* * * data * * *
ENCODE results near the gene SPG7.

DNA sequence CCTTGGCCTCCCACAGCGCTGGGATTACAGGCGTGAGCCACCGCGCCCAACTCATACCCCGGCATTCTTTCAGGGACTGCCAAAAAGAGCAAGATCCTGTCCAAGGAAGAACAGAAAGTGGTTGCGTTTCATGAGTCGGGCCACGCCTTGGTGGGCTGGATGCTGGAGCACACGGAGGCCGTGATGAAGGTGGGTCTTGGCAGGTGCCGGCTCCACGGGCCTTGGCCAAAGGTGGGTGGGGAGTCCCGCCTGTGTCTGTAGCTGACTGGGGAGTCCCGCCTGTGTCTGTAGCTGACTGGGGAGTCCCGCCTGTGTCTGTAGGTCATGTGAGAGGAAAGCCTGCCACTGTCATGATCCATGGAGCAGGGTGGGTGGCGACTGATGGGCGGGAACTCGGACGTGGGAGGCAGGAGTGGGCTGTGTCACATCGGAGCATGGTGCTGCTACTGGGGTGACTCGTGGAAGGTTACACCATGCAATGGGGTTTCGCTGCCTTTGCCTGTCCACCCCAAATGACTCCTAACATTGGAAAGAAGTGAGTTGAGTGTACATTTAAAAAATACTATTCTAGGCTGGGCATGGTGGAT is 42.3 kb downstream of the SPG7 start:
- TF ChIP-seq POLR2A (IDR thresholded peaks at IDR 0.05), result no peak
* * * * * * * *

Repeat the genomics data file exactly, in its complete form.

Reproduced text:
ENCODE results near the gene SPG7.

DNA sequence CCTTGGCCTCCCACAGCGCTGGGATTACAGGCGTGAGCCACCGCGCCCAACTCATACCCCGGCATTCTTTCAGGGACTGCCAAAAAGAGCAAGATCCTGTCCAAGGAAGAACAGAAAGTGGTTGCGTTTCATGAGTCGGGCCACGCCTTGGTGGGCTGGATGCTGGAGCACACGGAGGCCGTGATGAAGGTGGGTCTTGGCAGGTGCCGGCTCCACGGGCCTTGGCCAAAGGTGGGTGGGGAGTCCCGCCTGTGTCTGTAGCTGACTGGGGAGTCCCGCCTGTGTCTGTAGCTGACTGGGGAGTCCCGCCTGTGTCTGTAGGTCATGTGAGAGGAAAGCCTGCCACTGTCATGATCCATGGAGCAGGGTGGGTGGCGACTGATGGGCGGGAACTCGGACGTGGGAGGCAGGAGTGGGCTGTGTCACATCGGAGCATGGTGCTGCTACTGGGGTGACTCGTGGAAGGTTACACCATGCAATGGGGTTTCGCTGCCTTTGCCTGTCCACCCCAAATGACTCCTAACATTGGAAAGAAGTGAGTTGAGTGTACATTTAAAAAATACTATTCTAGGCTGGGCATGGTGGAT is 42.3 kb downstream of the SPG7 start:
- TF ChIP-seq POLR2A (IDR thresholded peaks at IDR 0.05), result no peak